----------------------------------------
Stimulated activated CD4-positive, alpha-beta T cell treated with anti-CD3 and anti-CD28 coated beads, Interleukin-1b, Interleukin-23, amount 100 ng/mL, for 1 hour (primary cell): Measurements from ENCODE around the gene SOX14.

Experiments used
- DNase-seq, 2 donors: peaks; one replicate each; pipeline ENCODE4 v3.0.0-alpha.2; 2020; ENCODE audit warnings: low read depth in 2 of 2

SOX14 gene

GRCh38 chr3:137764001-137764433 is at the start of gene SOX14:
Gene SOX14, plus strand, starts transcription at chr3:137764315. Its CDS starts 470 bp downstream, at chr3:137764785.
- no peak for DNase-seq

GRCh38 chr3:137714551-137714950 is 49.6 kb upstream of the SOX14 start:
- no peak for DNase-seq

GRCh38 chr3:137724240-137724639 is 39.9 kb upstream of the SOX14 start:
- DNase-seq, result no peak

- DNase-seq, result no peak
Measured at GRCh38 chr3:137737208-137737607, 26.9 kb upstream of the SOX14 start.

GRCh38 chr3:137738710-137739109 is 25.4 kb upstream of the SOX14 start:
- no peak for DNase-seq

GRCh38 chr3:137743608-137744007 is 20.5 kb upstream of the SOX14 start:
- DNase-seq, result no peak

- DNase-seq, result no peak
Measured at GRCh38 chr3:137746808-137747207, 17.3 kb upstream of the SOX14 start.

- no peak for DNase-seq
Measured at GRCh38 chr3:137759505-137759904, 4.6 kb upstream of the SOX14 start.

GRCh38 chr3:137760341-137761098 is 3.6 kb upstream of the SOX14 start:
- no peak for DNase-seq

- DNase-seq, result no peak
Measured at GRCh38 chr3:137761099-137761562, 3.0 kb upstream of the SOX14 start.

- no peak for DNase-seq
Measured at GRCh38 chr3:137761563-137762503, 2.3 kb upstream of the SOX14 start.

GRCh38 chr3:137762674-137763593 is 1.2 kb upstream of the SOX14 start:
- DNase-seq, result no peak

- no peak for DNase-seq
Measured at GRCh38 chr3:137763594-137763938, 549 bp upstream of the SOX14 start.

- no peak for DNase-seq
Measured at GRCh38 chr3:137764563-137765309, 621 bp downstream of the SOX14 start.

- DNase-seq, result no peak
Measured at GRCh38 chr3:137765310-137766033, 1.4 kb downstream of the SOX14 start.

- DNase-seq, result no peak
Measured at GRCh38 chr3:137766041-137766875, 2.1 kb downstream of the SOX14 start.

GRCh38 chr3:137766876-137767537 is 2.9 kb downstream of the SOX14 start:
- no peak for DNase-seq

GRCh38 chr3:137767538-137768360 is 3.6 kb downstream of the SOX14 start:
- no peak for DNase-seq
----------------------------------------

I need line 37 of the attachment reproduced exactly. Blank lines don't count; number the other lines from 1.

Measured at GRCh38 chr3:137766041-137766875, 2.1 kb downstream of the SOX14 start.